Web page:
The Algona Upper Des Moines from Algona, Iowa on May 25, 1954 · Page 14
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The Algona Upper Des Moines from Algona, Iowa · Page 14

Algona, Iowa
Issue Date:
Tuesday, May 25, 1954
Page 14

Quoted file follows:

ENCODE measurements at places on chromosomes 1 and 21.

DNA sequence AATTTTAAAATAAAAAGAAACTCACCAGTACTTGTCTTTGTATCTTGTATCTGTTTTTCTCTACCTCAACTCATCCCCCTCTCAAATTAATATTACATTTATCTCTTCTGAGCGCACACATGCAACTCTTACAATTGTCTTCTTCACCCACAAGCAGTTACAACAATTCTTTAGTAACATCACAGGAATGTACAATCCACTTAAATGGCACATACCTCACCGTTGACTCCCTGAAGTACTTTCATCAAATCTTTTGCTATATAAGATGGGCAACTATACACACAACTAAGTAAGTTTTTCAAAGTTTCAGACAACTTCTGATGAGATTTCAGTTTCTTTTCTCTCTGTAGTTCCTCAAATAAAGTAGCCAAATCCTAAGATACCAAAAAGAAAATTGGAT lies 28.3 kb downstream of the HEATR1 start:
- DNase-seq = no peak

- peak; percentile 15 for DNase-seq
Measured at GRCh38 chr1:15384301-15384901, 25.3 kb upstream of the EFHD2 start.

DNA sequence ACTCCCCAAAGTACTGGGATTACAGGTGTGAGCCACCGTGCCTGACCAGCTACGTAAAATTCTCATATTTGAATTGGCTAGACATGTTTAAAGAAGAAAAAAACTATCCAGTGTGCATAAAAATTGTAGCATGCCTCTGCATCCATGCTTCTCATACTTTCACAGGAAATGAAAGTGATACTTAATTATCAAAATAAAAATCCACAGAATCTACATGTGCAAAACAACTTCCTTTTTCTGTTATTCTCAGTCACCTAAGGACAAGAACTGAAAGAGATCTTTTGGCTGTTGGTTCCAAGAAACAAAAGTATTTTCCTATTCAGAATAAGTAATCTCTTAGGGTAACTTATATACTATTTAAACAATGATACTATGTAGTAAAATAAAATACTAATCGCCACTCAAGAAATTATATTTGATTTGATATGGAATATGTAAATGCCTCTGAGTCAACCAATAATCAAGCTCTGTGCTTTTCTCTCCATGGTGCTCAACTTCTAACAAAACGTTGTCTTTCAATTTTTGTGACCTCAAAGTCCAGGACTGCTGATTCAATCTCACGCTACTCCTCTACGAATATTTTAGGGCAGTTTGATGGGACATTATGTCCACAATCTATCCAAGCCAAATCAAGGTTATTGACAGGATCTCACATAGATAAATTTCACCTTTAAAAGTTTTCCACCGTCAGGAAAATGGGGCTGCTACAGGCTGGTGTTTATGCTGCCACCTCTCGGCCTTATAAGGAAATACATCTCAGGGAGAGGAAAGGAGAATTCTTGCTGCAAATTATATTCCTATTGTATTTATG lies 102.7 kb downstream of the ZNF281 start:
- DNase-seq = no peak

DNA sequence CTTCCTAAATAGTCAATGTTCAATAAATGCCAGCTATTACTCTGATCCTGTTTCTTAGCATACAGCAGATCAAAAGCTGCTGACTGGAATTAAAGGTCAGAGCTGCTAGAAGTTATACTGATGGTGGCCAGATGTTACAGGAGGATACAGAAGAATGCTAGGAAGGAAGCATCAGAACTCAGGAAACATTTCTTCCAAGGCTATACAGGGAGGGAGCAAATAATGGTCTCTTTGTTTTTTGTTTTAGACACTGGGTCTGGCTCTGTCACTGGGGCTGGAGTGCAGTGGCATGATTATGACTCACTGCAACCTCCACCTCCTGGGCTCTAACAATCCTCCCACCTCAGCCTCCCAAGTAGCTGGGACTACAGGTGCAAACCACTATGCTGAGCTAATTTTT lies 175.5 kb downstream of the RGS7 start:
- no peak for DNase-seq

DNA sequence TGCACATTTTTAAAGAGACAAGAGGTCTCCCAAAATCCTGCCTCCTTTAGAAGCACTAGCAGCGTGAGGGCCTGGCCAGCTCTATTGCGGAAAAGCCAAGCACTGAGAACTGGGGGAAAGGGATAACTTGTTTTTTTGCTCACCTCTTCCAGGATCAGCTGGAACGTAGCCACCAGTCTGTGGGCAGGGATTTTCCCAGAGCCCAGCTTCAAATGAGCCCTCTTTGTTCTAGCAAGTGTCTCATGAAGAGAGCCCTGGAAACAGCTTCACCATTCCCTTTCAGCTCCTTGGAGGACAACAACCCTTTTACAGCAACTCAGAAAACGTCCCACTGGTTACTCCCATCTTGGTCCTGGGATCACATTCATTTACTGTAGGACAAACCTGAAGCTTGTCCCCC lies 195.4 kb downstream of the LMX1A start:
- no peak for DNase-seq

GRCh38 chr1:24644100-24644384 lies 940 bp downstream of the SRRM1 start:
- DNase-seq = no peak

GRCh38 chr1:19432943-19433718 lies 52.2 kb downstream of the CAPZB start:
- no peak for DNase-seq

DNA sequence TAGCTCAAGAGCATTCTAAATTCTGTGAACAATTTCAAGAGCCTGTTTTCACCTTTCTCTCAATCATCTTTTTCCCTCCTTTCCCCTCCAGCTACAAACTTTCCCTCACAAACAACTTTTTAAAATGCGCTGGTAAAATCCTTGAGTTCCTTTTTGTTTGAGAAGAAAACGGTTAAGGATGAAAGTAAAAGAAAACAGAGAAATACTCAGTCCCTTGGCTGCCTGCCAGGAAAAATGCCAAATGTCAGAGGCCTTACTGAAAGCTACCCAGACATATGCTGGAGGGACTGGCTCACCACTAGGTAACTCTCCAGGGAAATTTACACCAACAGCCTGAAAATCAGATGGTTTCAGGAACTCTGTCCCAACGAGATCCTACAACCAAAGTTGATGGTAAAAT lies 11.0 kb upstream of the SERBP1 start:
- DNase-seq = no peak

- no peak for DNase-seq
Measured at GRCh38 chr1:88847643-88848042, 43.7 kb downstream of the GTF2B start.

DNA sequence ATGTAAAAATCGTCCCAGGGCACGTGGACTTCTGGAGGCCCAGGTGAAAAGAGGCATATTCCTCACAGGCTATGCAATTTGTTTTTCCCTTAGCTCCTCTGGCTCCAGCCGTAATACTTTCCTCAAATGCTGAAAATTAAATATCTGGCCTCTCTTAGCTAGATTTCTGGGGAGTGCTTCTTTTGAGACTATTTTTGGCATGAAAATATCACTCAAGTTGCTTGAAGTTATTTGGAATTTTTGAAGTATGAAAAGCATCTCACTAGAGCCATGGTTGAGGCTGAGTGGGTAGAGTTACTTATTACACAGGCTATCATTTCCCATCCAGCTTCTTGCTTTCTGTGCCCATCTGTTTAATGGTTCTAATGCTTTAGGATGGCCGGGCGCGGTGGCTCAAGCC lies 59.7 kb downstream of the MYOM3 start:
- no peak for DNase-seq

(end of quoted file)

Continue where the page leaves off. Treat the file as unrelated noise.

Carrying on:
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.iy' -.f" I Bit Tueiday. May'SS, 19S4 SdH66l IbARD 6U&TJON The reco^breaking; turnout at the school election last,Friday 'to selef* directors fpV the school board o£ the new A gofta Community School, scnooi DOB, v., „ .. ^ kjnd of a heplrtly in terest m aged, Co&eX^ the^yerage- the>J a aeed. Comparea wun ine Hvcia B c ,*....-— - pfelSol ; feW4^ M W&J'J&ftJ old district;'indications are -that there will be continuMfetterest in school .affairsi ' Thfc'results" of the ilee&m clearly in dicate thai the pa« polities of the school administration are heartily endowed by the folks within the district, and were a substantial general vote of confidence for the three members of the old board who were elected to the new board, as well ait for the two new members. School systems are one'Of the most vital things ih 1 oilr 1 everyday life, and a continued interest in >chbol matters Is to -be. hoped for, over f and above the interest at election time. The new district will be facing a number of problems within-the tiext -year OT- two, and the-school board members will require all the help^hey, can get in arriving at satisfactory^ solutions with-a maximum return for Ifce expenditures that will be necessary. * • * FROM FARM CROP TO BABIES Grundy Center Register — Our cities are gradually, forcing their way into the country. Out in Los Angeles' in 'the last ten years the city has nioved out into adjoining farm land with an area as large as Grundy county. This area is now covered with homes for a quarter of a million pbople. Where farmers formerly harvested crops' ot garden truck, they are now raising babies. Thirty miles from the heart of the Chicago loop there was an 80 acre farm where last year farm crops' were grown on the entire tract. In November of last year a development company ' took Uu's farm over and promptly planned for 254 homes with streets and Water and sewer facilities. At this time many of these homes are finished and occupied and others will be finished by the close of the year, providing living quarters for 1000 people. In that area where they formerly raised corn and soybeans, they will now be raising a ctop of babies each year. These new homes are being sold on the installment payment plan. The installments are only a!; little more than the monthly rental would be, within a period of 10 to 20 years the homes I be paid for. , Development companies in the larger cities have been finding it profitable to go into house building on a large scale:'In-a much more limited Way there have been similar investments made in smaller towns and these have been turning out well. Most townsyn Iowa have need for such development and-there will be a market for the new homes if they can be sold on low down payments. In Rcinbeck small blocks of new homes have been built the past few years and the builder found a ready market for them. Such a project is now under way in the Nuis addition to Grundy Center. Algona tipper j^ 1 ' 5 ^Raines 111 E. Call Street—Phone 1100—Algona, Iowa Entered as second class matter at the postoHice at Alcona. Iowa, under Act of Congress of March 3. 187U. Issued Tuesdays in 1954 By THE UPPER DES MOINES PUBLISHING CO. R. B. WALLER, Managing Editor C. S. ERLANDER, Advertising Manager FACTORY, BUT DOgSN-ti MAKE MEWS Deeorah Public tj|»ftlon ^ Deb - , has'<more factories than most of us reahM. We were impressed by this possibility today,as We read a' release from the Iow» Press -Assotfiatioia This release went out to the newspapers of Iowa. It Informed publishers that they are in a busi- hess some of them do not realize or recognize "You are manufacturers," the bulletin says. The bulletin is calling attention to the fact that the Iowa Development commission has had s difficult time persuading Iowa newspapers to fill out reports for the commission's periodical directory of manufacturing in Iowa. The commission asked' the Iowa Press association to remind the newspaper publishers that actually they are man ufacturers. .... As we stop to think of it, we can see that m many respects a newspaper plant is a factory; We take raw materials and through assembly line'pro- duction turn out a finished product — the newspaper. Sometimes we eVen get credit for ^manufacturing things we do not manufacture. There are some Who accuse us of manufacturing the news. A good newspaper, however, goes on about its business in a rather calloused way at times manufacturing newspapers but letting other people manufacture the news. attentive, iateresting afld iroroan- for ' thoiS , thing t& adU VbttNg i undoubtedly noticed that when a beautiful gal dons her glad-rags and War-paint to make an appearance with one of we homely guys, the'eofitfast always makes her Idok'Hki a Fairy, princess oy ' prevent such-injury... . 1. •! On a golf course, "member, use. ordinary care to «6e that bthers Ye«, Sir, 1954 Will Be A Year of Aggressive, Competitive Salesmanship Which bring* us to the tad that film heroes seem to be getting away from the pretty-boy types in recent-years. Today's Sale leads look as though they could really put a few lumps and bumps 'on the villains they tartgife with in the final reel, We,heartily approve of the improvements m toaay's he^cSsting! For'years, we scanned the candid shots .of. real-life heroes as they stared at. us out of their front toage cuts.' From MedaUof- Honoc.meft to fire-laddies and truck-jockeys who had wrecked their rigs to save a few cmldren£. we've inspected their, homely, good-natured ; mugs. One thing in particular impressed Us. Not one ne'er-sighted -printer ijv the whole world wouid get IHEUi pictures mixed with tnose of the Male Beauty- Contest And, believe it or not, there was not a single one of these 18- kara heroes who looked, as .if he d just plucked his eyebrows! . sasur^'WP tile ahead of you. Lanionl's oldest resident recent. ly, dbseifved his 97th birthday. e's Isaac Carlilei .,.;... L^. NATIONAL EDITORIAL i.dN *—r MEMBER AUDIT BUREAU OF CIRCULATIONS NATIONAL REPRESENTATIVE Weekly Newspaper Representatives, Inc. 920 Broadway, New York 10, N. Y. SUBSCRIPTION RATES IN KOSSUTH CO. One Year, in advance - - $3.00 Both Algona papers, in combination, per year ___ $5 00 Single Copies - lOc SUBSCRIPTION RATES OUTSIDE KOSSUTH One Year in advance -- ?4 CJ Both Algona papers in combination, one year — %& 00 No subscription less than 6 months. I ADVERTISING RATES I Display Advertising, per inch — 63c 1 OFFICIAL CITY AND COUNTY NEWSPAPER ANTI-FARMER APPROACH? Indianola Tribune — The Administrations "anti-farmer" approach apparently develops from the philosophy of top officials in-the Department of Agriculture. Couple that philosophy with a poor memory as to campaign promises, and there you have it — the explanation of this dismal failure to meet the farm issue. • Do you remember those campaign promises? In the campaign of 1952 the Republican candidate for President said at Kasson, Minnesota: "And here, and now, without any ifs or'buts, I say to you that I can stand behind—and the Republican Party stands behind—the price-support laws now on the books." ; Then, at Brookings, South Dakota, he said: "The Republican Party is pledged to the sustaining of 90 percent parity price support, and it is pledged even more, than . that to helping the farmer obtain his full parity, 100 parity, with the guaranty in the price supports of 90." "Then we are accused of wanting to abolish the farm program and the price' ' support. Well, some things are so false you don't know the right words to use, at least in polite society, for condemning them. I went to Kasson: and on behalf of Republican leaders, and with the concurrence of the great men of the party, at least all that could be reached in time, I stated exactly what we meant to do, and the present 90 percent parity price in the farm program was sustained and supported completely." As against that, last April the Department of Agriculture stated, "It would be better if the marginal farmer got out of fanning and into industry and his land were turned over to grass or trees, or other soil conservation practices." . '. . How can one reconcile this position with a recent statement from the Assistant Secretary of Labor that the flow of farm workers into cities must be slowed down. i « • « TWO DIFFERENT ECONOMIES . . . Eagle Grove Eagle — We have often wondered what would happen if the people out in the country suddenly decided to out their work week and production record on the same basis as our city cousins? Neither have we been able to understand why people in small towns should have to work 48 to 54 hours a week to make a living when our city cousins are doing it in 40 hours? * * * ACCIDENTS AND CHILDREN Swea City Herald — Accidents, one of the major causes of deaths today, are specially hard on children. Accidents take the greatest toll in the age brackets of from birth to 5 years of age _ and of those- over 65. Every year accidents permanently cripple 48.000 children in this country. * 4 C ~ CHANGE SUGGESTED Decorah Journal — The Republican party has had complete control of our state government since _ 1938. A chanye after 16 years will help, certainly j won't hurt, so let us give the people of Iowa a change by the election of Democratic candidates next November. V * * EXCESS TABLE SALT HARMFUL TO HEALTH Albert Lea Tribune — Some of our more timic citizens oppote adding fluorides for duinking water on grounds it might be harmful to human health. Fluorides are lirst cousins to table salt. Used in big doses, fluorides are- harmful. So is salt. FROM THE FILES OF THE ALGONA UPPER DES MOINES MAY 24, 1934 * *-•»•'. John Dorweiler of West Bend bought a new' Pontiac eight. He parked the car / in front of his home west of the West Bend,"but when he cairte out to get in it, the car had disappeared. He glanced toward the lake, and knew immediately what had happened, as he could see about three inches of the top of the auto above the water. 'He and a crew of men with a block and tackle pulled the car out, but damage to the upholstery was extensive * » * A strange auto accident wes. of Fenton saw the driver of the car involved, Ingvald Sandstoe come through without a scratch His car blew a tire and careened wildly through the railing of a bridge. The car dropped 20 fee and turned over, and was demo lished, but Sandstoe was uninjur Behind The Movie Sets WITH BUDDY MASON son « WWH* Allen fhom p - soh of LtiVerne, who was grad- ufcted tuesday .evening* May '16 y -%ftbJH3o'n§6lidated 'school itatoriah "ftf ni§ class, has been named winner of $150 scholarship from, Iowa state College-,at Ames.'^^ RBTlftir At- Redfield, t&Wri tftafshall jirri Cunningham has retired after 38 years in that position there. Highlight'- of the service was "assisting in the capture of the famous Parker gang in Redfield park. vote FOR Democratic Candidate for rvisor Algona had proven without a doubt that it was the iriendly city. Early Sunday morning a gixmpTbf Algonans were "enjoying a cup of coffee in a local restaurant. It was noted a moon- eyed man and woman were sitt- ng not far away, and eventually Teetings were exchanged. It vi'as learned that the. pair had been trying to get married all the way ^rom Mason City to Spencer" and couldn't find anyone o do the job. Noting that both sarties were far above the legal jge the Algonans got in gear, Alma Pearson, then deputy clerk of court, was called, and she came down and filled out the license at 1:15 a.m. Then a call went to Justice Paul Danson, and he responded, sleepy-eyed, and in the, presence of 20 Algonans, with the night marshal acting as usher, the marriage was performed in a local store. The clincher to the whole story was the fact that the pair had been going steady for 17 years, and decided it was time to do something about it. Georgia Wicker, 12. Swea City suffered painful injuries when thrown from a horse. She was going after the mail, when the horse jumped off the grade and threw the girl into a barbed wire fence. She suffered numerou.- deep cuts, bu'^ was rushed to a doctor by a neighbor, O. E. Simmons, who had witnessed the accident. Stars v/ho lake their acting seriously will frequently pass up an excellent movie role to play a stage character they've "always wanted to do." Barry Sullivan is the latest star to be wooed away from waiting cameras by the lure of a coveted stage.role. Just when producer Lindsley Parsons thought .he had. Barry all set for "Massacre At Dragoon Wells," on the Allied Artiste lot, along came a bid for Barry from the footlights. It was an opportunity to replace Henry Fonda in "The Caine Mutiny Court Martial." '.'„-• However, Mr , Parsons, one of Hollywood's best liked producers, wished Barry well and arranged to recast his part in ."Massacre at Dragoon Wells." Barry will star later in another Parsons film during the 1955 season. Now that Marilyn Monroe and 20th-Fox have patched up their differences, and' signed a new seven-year treaty of peace Marilyn gets busy on "There s No Business Like Show Business." This ends the suspension 6f- January 26th, resulting fron Miss Monroe's refusal to repor for the "Pink Tights" film. {This article, prepared the public interest by The Iowa State Bar Association, is intended to inform and not to advises facts may change the application of the law). ' "Fore!" yelled Glenn Grlibb as he siied up the fairway in front "Better >e careful, pal," cau-. tioned his. partner, "those people aren't out of range yet. .; There 'was a resounding, crack as Glenn'drove,; arid the ball shot out low and hard, along the right side of the fairway.. i , . As the players watched, admiring the fine shot, the ball began to curve to the loft, hooking- toward the men and women in tiie fairwav. • , ' , '•Fore!" Glenn yelled frantically and one of the women moved desperately to one side, ducking her head. Th-» ball struck her, arm solidly. She carried'it fri a cast for six weeks thereafter , * Glenn was at'fault, and he found that year.far more expensive than he had planned. The players were obviously in a danger zone, and the mere shouted warning was not sufficient to protect them, especially since .their backs' were' lo-Glenn and they were proceeding aheac of him in a place where, under First District .' •' - ";..:•-"•'' FATHER OF'THREE CHILDREN- Son Now Operating His Farm in Riverdale Township •'•'..:" / LIFE-LONG RESIDENT OF COMMUNITY . . . • . i. . , , , . , /. If nominated and elected, Mr. Plathe guarantees a fair, honest and unbiased administration of county affairs* . • This ad paid for by friends of Charles Plathe '' ' ' .' . 20-21-22 The farm credit administration reported that a total of $1,934,80^ had come into Kossuth county a a result of land bank farm mortgage loans from June 1, 193 to May 1, 1934. Of the total, 92? was used by farmers to refmanc their indebtedness in payment to banks, insurance companies, taxes, merchants and other creditors The balance went for the purchase of land and equipment and the purchase of stock in the national farm loan association. The largest amount, $blK»,auu went to insurance companies. John Doughan, Jack Streit and Bill Barry, Jr. went to the show at the Call Theater on bank night The three boys jokingly talked about the drawing for $100 to be held that night, and a deal was made whereby if one of the three got the money, he was to give each of the others $10. Johns name was drawn for the money, and he ended with §80 afte<: paying off the other two. Two teams, the Algona Upper Des Moines and Skelly Oil, were locked in a first place tie at-the top of the kittenball league standings. The UDM's only lofeS in three games came as a result of a forfeit to the Skelly team, due to the fact all the players couldn't be found on the night of the game. Big feature of the week at the Call Theater was a newsreel fear turing pictures of the ten millioi) dollar stockyard fire in Chicago, M-G-M has signed Robert Dix son of the late Richard Dix, to a seven-year sliding scale pact. He'll start at $75 per week and, • all options are renewed, end p getting $1,000 weekly. Another son of a fine Movie- and dad will follow in his fa- her's footsteps. Perhaps the uccess of other famous sons of elebrated Filmland dads inspired lob's decision. Alan Hale. Jr., ,on Chaney, Jr. and Harry •arey, Jr. are among the young- ters to follow the profession of heir fathers with marked success. Patricia Medina has just made an announcement to gladden the learts of we fellows who possess Eaces that have seen considerable wear-and-tear. Miss Medina, beautifully gowned for her role in Columbia s "Pirates of Tripoli," and looking very unlike the date of anyone less than a Prince Charming, had ""Homely men make the ' best "Furthermore," she added, 'Handsome men makes the worst dates!" Patricia contends that the lads who fall into the Adonis classification are downright dull, brie finds the "plain" type of man ?2,'< '••'S"''' • I VI* tew** '<&& .look f'.r this poster at your dealer's} I^B^^WB^ t - t&S&g *os£* H«*l ?•; f < i~ ADVERTISING in the Algont Upper Des Moines reacues more fiiiiiUet. iu Kobbulh comity Uias any other publication. Large Stock of REPLACEMENT PARTS On Hand Prompt Service At All Tirnei Service Motor* Availabl For Emergency Use PRATT ELECTRIC CO. need lots of Coke Picnics, parties, family get-togethers— they're all part of the holiday fun. When you add the matchless flavor and sparkling goodness of frosty-cold bottle^ of Coke—man, it's perfect. Stock up with a couple of carbons or a case at your favorite food 8tor& ^K^. ^ m /Mf1' m f«»i Yfc lW\TO& DRINK IflKOt «>«*•• Phone 170 la. ,1 ! |om» VMPfi 4«iHourr ot THI COCA-CQU COWPAN* it MlNlftM SWUH0IBQTTUNO COMPANY - HUMBCHDT, IOWA .*"* 8 *.. U " *" IM ,. © im tm COCA-CPU COM>»HY